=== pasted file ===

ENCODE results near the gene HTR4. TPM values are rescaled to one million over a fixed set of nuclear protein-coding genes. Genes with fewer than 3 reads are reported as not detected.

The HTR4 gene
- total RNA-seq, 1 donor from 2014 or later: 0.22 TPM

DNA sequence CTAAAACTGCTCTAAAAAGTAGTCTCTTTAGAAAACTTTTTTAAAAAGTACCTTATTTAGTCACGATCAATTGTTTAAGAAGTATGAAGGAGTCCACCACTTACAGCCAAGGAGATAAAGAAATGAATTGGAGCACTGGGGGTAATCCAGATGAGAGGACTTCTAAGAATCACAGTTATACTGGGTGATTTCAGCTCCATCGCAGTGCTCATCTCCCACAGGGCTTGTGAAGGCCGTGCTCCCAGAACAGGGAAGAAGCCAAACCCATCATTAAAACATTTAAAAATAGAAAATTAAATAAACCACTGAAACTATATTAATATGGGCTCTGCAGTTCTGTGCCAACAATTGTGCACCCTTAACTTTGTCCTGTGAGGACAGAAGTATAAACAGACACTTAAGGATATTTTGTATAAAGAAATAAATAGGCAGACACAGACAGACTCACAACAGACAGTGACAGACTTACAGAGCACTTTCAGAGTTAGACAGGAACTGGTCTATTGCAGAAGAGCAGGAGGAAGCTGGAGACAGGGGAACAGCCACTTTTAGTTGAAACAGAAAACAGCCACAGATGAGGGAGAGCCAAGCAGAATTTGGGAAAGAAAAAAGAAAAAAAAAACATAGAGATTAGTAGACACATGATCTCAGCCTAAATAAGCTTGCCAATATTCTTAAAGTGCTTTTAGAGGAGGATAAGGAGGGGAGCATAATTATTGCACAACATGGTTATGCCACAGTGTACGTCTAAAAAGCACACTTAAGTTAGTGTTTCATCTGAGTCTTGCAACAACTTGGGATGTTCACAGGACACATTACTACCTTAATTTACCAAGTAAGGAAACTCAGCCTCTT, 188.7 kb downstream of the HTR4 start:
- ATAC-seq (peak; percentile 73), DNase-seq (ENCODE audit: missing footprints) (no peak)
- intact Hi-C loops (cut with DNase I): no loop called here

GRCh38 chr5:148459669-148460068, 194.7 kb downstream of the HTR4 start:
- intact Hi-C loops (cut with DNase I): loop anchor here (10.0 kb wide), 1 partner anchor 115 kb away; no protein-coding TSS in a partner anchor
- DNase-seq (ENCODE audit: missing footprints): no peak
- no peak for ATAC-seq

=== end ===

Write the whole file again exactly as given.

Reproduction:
ENCODE results near the gene HTR4. TPM values are rescaled to one million over a fixed set of nuclear protein-coding genes. Genes with fewer than 3 reads are reported as not detected.

The HTR4 gene
- total RNA-seq, 1 donor from 2014 or later: 0.22 TPM

DNA sequence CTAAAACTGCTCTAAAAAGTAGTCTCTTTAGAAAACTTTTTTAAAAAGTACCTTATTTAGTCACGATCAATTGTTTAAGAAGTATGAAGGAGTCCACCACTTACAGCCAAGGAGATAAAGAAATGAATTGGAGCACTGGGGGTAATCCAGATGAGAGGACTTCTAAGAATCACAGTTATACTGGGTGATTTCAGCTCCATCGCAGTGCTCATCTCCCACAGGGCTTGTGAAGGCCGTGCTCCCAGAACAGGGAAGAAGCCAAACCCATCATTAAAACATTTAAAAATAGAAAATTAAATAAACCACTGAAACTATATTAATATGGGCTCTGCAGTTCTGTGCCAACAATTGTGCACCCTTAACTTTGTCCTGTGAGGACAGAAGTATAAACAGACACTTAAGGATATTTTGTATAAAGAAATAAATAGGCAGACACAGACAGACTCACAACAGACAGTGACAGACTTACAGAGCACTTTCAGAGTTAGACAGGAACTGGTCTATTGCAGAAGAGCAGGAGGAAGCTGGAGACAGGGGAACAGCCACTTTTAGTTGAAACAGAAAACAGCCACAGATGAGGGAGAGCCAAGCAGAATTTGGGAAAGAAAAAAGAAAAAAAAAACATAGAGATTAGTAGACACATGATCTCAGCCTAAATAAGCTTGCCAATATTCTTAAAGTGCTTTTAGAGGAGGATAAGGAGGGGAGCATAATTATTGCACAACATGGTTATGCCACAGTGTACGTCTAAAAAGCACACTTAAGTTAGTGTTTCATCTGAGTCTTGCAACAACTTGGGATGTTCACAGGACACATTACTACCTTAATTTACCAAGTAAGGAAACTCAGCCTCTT, 188.7 kb downstream of the HTR4 start:
- ATAC-seq (peak; percentile 73), DNase-seq (ENCODE audit: missing footprints) (no peak)
- intact Hi-C loops (cut with DNase I): no loop called here

GRCh38 chr5:148459669-148460068, 194.7 kb downstream of the HTR4 start:
- intact Hi-C loops (cut with DNase I): loop anchor here (10.0 kb wide), 1 partner anchor 115 kb away; no protein-coding TSS in a partner anchor
- DNase-seq (ENCODE audit: missing footprints): no peak
- no peak for ATAC-seq